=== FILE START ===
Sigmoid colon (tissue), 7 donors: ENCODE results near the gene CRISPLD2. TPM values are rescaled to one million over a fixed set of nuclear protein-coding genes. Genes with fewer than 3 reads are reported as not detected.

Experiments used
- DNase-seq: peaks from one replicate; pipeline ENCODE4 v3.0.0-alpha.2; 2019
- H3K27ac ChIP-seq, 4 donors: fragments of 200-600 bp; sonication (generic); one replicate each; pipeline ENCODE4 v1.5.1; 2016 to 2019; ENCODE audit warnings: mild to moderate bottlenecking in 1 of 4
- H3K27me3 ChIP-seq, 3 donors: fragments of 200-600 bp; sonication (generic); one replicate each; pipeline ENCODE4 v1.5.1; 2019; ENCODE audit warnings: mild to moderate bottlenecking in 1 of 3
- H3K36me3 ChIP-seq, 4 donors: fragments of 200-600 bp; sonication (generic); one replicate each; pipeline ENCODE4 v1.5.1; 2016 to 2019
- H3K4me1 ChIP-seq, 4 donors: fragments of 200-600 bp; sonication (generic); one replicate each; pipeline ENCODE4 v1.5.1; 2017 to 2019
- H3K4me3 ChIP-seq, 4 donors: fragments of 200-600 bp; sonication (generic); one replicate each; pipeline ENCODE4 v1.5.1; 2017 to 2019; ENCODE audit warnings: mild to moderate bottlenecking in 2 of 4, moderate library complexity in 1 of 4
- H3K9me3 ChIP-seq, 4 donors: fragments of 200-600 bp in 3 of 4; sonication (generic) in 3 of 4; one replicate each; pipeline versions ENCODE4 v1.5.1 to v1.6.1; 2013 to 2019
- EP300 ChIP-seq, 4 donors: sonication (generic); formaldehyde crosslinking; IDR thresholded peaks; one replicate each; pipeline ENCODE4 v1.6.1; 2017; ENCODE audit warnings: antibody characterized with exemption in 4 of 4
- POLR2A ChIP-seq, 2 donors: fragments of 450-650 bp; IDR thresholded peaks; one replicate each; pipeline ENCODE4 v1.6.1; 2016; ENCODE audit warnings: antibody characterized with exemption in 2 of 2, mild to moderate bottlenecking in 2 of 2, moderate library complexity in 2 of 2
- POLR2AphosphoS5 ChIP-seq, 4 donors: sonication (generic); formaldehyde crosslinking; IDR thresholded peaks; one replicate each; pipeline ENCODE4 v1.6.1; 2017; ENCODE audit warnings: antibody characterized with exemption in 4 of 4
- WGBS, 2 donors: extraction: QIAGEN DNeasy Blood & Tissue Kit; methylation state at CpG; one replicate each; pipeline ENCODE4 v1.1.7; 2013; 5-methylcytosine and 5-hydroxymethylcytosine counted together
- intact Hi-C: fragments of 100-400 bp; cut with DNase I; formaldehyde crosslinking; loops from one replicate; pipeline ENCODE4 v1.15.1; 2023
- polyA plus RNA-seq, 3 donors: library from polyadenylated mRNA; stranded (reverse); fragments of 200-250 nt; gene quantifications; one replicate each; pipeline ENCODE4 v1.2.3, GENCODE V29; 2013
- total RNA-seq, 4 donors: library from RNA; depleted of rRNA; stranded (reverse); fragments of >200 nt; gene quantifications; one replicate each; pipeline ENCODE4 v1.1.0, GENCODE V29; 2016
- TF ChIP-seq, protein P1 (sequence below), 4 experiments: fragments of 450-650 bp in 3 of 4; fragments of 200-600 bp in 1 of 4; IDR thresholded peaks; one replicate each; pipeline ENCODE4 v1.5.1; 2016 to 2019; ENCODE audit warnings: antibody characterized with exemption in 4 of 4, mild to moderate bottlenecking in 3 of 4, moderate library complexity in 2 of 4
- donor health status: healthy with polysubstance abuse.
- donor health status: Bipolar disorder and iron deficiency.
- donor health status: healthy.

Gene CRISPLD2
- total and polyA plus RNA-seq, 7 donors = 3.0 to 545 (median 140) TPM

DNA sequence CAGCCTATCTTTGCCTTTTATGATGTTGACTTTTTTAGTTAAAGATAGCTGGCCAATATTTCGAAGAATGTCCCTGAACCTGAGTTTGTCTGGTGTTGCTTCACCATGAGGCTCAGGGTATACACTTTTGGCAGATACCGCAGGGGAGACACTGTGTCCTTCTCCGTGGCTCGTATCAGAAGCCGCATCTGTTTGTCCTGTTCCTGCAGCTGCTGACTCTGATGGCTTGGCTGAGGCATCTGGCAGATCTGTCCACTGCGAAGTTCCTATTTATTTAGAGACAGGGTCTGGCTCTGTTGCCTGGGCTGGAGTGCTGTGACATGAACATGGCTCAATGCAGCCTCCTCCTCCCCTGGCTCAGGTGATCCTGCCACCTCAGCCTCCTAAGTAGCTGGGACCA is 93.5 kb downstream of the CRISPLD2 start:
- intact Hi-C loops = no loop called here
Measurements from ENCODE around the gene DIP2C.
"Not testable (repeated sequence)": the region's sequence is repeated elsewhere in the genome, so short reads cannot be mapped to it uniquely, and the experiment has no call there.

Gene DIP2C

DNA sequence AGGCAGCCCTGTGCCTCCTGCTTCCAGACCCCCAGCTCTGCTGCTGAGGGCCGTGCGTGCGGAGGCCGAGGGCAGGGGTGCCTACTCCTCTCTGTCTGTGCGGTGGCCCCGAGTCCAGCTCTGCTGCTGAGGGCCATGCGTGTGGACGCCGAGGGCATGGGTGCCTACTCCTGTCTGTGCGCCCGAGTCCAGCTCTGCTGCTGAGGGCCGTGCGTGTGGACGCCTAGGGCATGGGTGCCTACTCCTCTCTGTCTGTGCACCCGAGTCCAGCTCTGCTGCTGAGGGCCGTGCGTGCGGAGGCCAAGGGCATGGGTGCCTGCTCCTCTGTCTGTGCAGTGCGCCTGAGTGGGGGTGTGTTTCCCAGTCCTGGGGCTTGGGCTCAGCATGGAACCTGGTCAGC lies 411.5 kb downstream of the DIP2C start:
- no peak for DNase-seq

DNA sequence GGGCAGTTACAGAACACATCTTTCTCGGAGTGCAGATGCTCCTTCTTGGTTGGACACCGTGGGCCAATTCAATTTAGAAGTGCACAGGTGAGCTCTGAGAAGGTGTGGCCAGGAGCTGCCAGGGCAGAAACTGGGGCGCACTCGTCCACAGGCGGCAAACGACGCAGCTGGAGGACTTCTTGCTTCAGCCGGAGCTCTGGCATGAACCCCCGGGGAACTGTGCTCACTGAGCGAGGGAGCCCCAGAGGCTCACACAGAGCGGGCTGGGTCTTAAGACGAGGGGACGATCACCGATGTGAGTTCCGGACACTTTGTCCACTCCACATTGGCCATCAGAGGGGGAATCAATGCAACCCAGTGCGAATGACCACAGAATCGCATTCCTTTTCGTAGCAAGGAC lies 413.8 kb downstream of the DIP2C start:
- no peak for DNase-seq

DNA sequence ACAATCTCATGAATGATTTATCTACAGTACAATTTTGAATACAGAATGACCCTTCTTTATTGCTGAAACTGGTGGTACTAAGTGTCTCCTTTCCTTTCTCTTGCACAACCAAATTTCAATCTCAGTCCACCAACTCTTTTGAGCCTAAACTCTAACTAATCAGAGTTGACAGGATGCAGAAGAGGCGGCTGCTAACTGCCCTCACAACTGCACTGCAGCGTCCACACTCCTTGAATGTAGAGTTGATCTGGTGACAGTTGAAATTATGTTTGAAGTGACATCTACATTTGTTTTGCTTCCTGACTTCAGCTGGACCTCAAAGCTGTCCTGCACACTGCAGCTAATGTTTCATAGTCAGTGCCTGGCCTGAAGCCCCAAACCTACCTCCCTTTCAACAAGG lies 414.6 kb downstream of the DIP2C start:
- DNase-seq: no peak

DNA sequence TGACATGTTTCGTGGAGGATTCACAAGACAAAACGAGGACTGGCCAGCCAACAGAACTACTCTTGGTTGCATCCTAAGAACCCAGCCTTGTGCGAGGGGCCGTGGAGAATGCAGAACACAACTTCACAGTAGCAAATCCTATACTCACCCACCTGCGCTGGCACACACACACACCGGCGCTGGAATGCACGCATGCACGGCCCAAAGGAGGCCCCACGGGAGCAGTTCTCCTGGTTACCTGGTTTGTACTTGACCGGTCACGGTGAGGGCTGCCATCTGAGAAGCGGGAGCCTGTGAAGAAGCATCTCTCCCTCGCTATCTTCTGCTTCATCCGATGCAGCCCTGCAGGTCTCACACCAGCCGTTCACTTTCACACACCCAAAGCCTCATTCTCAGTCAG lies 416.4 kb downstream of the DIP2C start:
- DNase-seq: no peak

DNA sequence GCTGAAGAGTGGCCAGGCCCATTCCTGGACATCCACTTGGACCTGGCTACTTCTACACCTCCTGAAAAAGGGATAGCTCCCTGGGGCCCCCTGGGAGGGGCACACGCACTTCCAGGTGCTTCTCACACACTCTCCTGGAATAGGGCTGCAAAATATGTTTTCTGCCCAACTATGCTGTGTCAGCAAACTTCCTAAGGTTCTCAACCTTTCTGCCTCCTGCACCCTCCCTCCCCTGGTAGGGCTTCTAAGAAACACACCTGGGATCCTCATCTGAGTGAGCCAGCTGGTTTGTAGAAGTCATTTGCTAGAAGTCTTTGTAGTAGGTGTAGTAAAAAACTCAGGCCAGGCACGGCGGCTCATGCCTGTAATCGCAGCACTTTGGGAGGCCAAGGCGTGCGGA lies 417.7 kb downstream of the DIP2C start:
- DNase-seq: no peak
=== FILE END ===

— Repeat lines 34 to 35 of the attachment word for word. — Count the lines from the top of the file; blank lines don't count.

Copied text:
DNA sequence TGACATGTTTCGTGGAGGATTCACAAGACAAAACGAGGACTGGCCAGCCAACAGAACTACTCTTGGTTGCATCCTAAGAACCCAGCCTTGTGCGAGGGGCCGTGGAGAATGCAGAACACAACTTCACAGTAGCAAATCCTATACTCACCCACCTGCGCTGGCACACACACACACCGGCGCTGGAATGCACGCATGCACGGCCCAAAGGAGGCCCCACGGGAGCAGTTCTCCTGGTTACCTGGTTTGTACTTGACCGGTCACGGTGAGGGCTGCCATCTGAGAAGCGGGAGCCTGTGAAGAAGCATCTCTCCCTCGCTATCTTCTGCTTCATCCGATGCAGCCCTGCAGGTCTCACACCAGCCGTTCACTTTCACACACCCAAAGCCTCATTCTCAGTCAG lies 416.4 kb downstream of the DIP2C start:
- DNase-seq: no peak